Owls have been associated with magical powers in many cultures’ mythology and history. Their nocturnal secretive habits and their huge eyes simply look mysteriously different than other feathered creatures. Even people who don’t identify as being particularly interested in birds, have some understanding of owls. Owls are portrayed in popular imagination such as The Harry Potter series for example or Beanie Babies. Science class may have covered that they have amazing neck vertebrae, which allow them to turn their heads further than any other animal! There are Audubon classes to learn more about these elusive and rarely seen night- birds. Some people can “call” owls by using various sounds to which they respond. Other times we simply are in the right place at the right time in order to see them. Often we simply hear them without ever catching a glimpse.
Before the trees leaf out is the best time to scan for owls so get outside and look for large nests before spring and new leaves creates camouflage for owl babies. Great Horned Owls are particularly fond of using nests from hawks, eagles, crows or even abandoned squirrel nests.
Great Horned Owls are among our earliest birds to nest in this location. Later on of course we’ll see some ducks and geese building nests. Our latest nesting birds tend to be the American Goldfinch who doesn’t lay eggs until much later in the summer. Even now at our feeders we can see these Goldfinches start to change from their drab olive winter plumage to their bright yellow breeding plumage despite the fact that the date for egg laying is months away.
My own personal experience is limited with owls but when I see one I am truly awed. These are magnificently camouflaged creatures. The attached picture is from Fernhill Wetlands where we were incredibly fortunate to see this bird peeking over the nest. According to reputable sources these birds mate for life and start producing offspring when they are about two years old. Both male and female share the duty of sitting on the eggs. There are typically two eggs, which take around 30 days to hatch, and then more time to develop feathers and leave the nest (technical term is fledging). So we look forward to watching this family grow over time. We did not see the other bird but hope to. This will require careful scanning of trees given their camouflage and another dose of incredible luck.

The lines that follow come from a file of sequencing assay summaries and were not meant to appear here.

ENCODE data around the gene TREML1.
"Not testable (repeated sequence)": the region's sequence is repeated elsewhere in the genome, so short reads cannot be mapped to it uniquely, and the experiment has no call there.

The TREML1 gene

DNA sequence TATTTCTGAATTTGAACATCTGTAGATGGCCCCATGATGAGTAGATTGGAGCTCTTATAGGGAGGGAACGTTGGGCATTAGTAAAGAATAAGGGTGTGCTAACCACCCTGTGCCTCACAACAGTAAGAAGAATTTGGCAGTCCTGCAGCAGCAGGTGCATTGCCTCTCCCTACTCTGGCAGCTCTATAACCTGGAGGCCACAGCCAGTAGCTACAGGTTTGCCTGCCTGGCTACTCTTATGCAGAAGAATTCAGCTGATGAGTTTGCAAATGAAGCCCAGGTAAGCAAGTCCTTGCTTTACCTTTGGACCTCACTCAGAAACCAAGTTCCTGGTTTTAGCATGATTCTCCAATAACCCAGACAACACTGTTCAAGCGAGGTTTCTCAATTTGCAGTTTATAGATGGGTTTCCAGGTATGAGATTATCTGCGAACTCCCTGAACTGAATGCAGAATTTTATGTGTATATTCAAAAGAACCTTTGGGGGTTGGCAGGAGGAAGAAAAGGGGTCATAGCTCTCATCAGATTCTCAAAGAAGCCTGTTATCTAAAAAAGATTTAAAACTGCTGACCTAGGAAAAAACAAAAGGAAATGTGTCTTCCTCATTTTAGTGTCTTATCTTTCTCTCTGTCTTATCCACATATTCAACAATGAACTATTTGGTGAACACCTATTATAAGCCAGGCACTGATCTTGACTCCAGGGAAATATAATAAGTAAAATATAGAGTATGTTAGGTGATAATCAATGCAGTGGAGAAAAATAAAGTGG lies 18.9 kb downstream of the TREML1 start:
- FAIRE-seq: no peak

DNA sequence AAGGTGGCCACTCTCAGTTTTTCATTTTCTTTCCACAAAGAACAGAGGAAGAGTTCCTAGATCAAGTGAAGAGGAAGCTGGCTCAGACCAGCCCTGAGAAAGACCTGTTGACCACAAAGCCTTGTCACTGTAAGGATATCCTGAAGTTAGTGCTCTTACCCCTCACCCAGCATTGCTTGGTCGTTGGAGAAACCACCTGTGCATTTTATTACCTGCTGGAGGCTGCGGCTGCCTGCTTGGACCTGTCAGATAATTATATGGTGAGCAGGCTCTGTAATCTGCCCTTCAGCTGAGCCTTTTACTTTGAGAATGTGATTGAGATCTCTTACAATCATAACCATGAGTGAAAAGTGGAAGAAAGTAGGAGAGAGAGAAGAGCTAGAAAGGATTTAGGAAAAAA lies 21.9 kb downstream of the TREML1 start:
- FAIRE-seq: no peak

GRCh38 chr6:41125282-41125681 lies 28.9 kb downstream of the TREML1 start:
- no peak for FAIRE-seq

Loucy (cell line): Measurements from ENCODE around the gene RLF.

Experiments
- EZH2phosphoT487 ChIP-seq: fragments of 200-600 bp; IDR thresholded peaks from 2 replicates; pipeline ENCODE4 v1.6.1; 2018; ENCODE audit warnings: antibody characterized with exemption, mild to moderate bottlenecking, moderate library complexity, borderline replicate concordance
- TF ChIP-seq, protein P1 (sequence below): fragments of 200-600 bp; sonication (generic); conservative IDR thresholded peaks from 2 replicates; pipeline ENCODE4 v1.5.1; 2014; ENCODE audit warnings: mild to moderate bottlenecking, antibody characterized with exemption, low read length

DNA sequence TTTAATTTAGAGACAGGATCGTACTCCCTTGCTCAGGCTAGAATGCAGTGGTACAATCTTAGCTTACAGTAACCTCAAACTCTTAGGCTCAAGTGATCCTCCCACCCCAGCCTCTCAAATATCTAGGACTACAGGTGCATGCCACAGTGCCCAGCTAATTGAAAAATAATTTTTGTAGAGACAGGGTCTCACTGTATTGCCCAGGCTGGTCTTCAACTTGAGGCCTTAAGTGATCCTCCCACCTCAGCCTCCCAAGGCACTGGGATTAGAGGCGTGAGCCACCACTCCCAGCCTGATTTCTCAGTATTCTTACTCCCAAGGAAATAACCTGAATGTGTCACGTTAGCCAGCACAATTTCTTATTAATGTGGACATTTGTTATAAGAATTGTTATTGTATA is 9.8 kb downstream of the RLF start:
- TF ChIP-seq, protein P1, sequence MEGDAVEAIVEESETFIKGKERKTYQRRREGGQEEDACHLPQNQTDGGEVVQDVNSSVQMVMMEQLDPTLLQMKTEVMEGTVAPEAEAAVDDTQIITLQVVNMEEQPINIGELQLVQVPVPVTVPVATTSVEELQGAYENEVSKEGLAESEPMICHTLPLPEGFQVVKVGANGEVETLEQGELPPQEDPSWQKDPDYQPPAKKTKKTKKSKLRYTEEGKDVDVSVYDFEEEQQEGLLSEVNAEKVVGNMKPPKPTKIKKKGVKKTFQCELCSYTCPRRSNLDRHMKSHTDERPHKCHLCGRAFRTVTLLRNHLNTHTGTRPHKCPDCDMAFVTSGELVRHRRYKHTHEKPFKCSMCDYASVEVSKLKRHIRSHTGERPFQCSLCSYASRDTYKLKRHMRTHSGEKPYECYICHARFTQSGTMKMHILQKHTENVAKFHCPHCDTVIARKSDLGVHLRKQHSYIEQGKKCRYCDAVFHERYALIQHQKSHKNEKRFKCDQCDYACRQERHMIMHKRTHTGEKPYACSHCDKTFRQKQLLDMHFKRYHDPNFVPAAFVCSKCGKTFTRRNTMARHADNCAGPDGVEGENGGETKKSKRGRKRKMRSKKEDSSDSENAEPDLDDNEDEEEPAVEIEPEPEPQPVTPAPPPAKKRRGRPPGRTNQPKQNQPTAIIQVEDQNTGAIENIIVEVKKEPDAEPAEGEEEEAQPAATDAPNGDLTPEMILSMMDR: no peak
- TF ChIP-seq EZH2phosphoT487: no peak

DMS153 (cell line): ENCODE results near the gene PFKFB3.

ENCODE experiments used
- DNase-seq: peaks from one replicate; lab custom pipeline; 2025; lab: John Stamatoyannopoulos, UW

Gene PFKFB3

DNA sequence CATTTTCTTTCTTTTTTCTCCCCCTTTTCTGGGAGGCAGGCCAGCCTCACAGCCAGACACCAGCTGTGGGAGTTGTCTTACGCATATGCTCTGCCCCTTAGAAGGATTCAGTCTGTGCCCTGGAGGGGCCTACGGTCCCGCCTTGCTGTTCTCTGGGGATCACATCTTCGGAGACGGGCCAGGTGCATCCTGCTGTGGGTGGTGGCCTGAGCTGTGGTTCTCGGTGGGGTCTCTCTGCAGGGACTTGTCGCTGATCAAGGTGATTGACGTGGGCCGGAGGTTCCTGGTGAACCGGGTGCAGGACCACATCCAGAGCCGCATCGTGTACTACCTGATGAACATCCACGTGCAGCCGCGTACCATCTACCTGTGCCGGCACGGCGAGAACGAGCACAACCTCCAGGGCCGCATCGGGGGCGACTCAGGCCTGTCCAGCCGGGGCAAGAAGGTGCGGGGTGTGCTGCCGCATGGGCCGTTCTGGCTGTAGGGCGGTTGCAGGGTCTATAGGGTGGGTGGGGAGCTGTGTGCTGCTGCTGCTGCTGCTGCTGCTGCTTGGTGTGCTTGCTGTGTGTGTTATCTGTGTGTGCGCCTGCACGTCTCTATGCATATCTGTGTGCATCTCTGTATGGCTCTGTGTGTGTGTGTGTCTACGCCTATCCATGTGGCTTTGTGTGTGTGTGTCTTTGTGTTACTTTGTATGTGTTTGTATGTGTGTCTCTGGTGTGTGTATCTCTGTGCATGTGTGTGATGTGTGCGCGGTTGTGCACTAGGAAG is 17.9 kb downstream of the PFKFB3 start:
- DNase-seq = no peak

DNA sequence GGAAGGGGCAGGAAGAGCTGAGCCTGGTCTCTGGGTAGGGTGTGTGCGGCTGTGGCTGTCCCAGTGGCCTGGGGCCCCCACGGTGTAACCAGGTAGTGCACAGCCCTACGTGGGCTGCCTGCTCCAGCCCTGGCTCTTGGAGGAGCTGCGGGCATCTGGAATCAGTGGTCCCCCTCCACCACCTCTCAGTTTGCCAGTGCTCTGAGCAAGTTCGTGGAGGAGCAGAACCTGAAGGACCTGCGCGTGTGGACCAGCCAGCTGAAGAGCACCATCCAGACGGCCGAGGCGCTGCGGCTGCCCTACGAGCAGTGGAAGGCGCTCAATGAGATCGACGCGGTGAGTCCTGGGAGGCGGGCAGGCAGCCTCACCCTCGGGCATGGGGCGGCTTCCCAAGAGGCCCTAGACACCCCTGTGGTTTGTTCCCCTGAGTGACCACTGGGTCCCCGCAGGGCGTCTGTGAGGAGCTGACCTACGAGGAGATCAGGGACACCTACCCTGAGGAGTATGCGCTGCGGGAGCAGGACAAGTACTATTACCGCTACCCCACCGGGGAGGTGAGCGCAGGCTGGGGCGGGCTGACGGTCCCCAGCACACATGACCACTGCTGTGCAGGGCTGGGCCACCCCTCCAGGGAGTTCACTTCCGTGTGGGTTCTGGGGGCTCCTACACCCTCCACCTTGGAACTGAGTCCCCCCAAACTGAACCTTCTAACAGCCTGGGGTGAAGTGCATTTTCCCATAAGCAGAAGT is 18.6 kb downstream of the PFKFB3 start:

I have heard Great Horned Owls in my back yard in Cedar Mill at night. I know they nest in this area. Their – hoo hoo hoo hoo and maybe even one more note at times, is loud and distinct. Once I saw one at dusk land in my back yard tree for a few moments. That was a real treat and the only time I have seen one in the 13 years I have lived in my home. I hear them a lot in January and February and then when they start to nest they don’t call..
My brother had an encounter with a Great Horned Owl as he was running in Forest Park with his small terrier dog. The owl apparently thought the dog would be tasty and made a run at the dog. They will eat whatever is available including small dogs and cats. Mostly they eat rodents..
What mostly amazes me are their huge eyes, which can bring in lots of light to see in dim conditions. Birds have so many adaptations to specific habitats. Some of them have beaks for cracking open nuts, some drill holes in my trees for sap and insects and owls have huge eyes to see at night. It reminds me of our human signature strengths. We don’t all have to be alike and being different and unique may allow us to thrive together. It also is fascinating the variations in responses to owls in history. While these creatures are in fact hard to study due to their habits this has not stopped fertile imaginations from interpretations. In many cultures owls are revered for wisdom and are symbolic of fertility (such as being the companions of many ancient goddesses of fertility in recovered artwork—due to their association with the night maybe?). Other cultures have found them to be symbolic of rather evil and dark things like harbingers of death and destruction.
Human’s beings are able to interpret the very same event or animal in markedly diverse and creative ways. To me the owls are intricately adapted to harsh conditions and are such a rare treat that I am transfixed. I think I watched this particular owl for about an hour and the time just melted. What awes you?
Get outside and see..